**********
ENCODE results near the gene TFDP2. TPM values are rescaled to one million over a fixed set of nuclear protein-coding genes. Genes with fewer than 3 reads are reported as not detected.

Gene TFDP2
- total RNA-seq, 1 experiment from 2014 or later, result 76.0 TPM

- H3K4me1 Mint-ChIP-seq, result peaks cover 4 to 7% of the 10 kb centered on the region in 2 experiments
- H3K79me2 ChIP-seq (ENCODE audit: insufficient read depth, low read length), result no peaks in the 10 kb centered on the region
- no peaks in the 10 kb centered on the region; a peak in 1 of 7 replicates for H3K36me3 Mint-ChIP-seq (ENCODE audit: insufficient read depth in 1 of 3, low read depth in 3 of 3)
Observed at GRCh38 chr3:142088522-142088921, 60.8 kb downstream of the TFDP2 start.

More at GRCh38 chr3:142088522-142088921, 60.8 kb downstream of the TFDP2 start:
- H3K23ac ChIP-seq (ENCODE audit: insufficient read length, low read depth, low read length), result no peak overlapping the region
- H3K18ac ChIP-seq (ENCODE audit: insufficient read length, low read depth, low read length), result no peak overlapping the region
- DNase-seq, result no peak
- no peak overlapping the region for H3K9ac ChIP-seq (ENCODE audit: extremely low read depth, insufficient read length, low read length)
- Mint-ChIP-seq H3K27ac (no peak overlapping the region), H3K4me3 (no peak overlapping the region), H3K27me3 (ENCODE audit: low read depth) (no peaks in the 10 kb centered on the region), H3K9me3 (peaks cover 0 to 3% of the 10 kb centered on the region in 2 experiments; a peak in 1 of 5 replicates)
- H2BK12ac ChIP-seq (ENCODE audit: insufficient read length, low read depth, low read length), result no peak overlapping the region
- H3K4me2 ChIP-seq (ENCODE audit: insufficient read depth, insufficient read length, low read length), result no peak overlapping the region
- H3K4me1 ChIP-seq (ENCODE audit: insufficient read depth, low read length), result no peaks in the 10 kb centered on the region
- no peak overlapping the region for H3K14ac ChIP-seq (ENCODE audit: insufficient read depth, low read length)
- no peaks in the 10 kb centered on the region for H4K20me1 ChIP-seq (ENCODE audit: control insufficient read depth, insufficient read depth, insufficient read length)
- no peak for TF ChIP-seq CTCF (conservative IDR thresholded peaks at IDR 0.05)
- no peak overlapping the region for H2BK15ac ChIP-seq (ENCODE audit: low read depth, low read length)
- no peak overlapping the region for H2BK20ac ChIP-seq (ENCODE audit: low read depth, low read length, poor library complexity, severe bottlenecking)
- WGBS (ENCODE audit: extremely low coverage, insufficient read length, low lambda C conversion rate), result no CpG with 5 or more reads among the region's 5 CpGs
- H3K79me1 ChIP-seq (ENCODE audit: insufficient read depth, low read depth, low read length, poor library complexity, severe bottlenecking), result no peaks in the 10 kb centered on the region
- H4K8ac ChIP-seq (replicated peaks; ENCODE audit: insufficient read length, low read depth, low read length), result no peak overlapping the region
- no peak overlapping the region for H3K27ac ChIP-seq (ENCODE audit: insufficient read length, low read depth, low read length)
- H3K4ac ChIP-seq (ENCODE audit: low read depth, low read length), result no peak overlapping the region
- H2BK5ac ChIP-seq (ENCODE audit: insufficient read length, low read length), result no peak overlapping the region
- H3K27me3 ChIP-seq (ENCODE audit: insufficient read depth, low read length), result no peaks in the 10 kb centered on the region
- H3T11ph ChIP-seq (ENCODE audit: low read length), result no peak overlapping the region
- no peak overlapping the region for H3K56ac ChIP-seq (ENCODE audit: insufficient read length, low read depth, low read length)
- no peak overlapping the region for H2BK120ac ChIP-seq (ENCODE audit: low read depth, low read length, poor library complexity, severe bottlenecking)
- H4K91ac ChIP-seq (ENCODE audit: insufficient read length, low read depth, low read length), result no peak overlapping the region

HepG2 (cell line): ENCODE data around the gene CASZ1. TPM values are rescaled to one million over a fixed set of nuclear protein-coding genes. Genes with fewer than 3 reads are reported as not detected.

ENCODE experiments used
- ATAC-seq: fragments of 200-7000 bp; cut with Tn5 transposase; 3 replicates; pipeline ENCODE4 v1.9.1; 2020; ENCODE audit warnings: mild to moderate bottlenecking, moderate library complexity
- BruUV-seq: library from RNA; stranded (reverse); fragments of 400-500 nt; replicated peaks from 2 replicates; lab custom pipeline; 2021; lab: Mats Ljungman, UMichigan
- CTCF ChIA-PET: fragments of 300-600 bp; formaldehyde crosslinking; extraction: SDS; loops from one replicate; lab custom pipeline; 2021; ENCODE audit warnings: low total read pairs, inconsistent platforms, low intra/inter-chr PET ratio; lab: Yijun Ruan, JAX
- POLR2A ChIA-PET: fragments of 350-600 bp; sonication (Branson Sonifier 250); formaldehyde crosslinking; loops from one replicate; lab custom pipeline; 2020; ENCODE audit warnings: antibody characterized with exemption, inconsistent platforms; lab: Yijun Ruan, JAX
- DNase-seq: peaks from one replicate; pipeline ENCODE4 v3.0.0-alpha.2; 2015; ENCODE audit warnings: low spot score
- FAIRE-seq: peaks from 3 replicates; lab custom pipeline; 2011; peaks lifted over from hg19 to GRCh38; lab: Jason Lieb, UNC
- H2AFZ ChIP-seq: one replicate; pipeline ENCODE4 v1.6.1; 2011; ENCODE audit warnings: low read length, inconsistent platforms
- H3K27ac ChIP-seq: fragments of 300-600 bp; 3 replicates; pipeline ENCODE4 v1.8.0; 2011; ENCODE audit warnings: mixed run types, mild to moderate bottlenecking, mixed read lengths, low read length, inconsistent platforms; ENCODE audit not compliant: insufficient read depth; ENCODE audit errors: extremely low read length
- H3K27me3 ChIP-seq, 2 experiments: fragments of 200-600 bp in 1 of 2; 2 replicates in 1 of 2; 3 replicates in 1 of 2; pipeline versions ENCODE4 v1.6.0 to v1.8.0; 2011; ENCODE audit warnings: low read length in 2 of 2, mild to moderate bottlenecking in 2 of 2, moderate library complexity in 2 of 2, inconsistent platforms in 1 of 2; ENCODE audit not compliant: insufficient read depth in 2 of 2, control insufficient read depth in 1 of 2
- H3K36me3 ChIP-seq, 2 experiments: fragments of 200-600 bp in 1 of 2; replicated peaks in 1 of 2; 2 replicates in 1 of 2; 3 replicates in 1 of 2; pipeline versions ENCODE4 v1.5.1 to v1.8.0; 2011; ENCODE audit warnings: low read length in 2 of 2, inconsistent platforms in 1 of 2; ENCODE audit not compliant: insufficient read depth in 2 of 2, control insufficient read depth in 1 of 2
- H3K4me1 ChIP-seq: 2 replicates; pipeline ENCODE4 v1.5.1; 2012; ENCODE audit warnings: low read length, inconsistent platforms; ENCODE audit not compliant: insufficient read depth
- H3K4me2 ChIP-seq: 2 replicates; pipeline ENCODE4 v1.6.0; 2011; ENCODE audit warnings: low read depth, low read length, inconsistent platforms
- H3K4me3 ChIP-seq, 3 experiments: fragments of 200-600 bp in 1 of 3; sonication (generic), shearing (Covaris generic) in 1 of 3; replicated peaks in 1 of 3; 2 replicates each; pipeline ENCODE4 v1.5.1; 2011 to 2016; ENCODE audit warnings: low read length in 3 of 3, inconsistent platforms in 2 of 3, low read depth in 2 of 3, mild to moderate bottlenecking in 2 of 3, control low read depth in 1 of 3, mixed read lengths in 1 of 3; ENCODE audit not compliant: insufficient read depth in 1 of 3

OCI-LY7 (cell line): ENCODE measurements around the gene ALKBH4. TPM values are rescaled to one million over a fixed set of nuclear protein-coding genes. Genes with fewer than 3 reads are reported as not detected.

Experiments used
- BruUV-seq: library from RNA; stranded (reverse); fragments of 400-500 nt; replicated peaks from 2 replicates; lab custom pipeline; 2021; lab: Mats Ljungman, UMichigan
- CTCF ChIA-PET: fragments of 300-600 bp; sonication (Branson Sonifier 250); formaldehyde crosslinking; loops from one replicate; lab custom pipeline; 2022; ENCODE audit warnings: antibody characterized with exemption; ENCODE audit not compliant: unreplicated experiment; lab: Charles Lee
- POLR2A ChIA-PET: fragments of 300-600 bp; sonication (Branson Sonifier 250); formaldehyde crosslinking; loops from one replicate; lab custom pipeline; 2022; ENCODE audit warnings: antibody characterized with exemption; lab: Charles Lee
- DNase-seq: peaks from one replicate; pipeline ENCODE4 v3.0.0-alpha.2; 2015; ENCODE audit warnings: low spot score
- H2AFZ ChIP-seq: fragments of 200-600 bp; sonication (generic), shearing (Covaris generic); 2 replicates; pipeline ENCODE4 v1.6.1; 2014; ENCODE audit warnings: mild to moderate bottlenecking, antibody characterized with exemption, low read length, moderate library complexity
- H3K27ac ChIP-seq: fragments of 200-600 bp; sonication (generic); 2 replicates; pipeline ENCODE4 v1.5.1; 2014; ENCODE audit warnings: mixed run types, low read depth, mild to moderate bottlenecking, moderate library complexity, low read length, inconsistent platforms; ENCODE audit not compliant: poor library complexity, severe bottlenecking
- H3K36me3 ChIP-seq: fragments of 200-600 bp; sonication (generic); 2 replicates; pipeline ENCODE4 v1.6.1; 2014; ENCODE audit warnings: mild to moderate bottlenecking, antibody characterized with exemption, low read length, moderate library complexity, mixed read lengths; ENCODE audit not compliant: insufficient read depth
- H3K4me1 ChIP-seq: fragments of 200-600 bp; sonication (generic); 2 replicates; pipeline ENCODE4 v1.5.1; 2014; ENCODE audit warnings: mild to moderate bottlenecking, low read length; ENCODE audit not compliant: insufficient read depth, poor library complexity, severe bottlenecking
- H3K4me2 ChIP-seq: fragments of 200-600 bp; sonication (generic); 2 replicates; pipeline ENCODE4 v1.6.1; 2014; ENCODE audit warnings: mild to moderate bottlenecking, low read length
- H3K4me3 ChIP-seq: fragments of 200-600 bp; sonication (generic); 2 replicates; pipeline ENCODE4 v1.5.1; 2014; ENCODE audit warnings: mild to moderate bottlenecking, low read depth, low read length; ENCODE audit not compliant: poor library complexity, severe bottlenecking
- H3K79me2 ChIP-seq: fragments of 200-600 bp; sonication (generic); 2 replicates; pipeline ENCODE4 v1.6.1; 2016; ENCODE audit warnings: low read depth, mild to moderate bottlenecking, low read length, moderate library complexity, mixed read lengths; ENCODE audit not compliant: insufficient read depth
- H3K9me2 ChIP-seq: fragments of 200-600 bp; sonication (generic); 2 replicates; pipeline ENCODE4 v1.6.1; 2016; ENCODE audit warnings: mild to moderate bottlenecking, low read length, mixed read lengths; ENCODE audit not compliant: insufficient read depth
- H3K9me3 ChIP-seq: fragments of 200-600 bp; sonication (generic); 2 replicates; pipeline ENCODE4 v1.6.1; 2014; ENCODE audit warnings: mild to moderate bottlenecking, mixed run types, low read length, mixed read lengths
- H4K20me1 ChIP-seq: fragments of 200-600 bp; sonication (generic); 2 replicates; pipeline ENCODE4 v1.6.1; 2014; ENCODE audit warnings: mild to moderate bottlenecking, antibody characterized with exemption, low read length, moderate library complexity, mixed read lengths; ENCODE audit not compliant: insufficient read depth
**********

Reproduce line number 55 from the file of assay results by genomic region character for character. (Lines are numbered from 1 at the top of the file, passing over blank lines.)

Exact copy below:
- H3K27ac ChIP-seq: fragments of 200-600 bp; sonication (generic); 2 replicates; pipeline ENCODE4 v1.5.1; 2014; ENCODE audit warnings: mixed run types, low read depth, mild to moderate bottlenecking, moderate library complexity, low read length, inconsistent platforms; ENCODE audit not compliant: poor library complexity, severe bottlenecking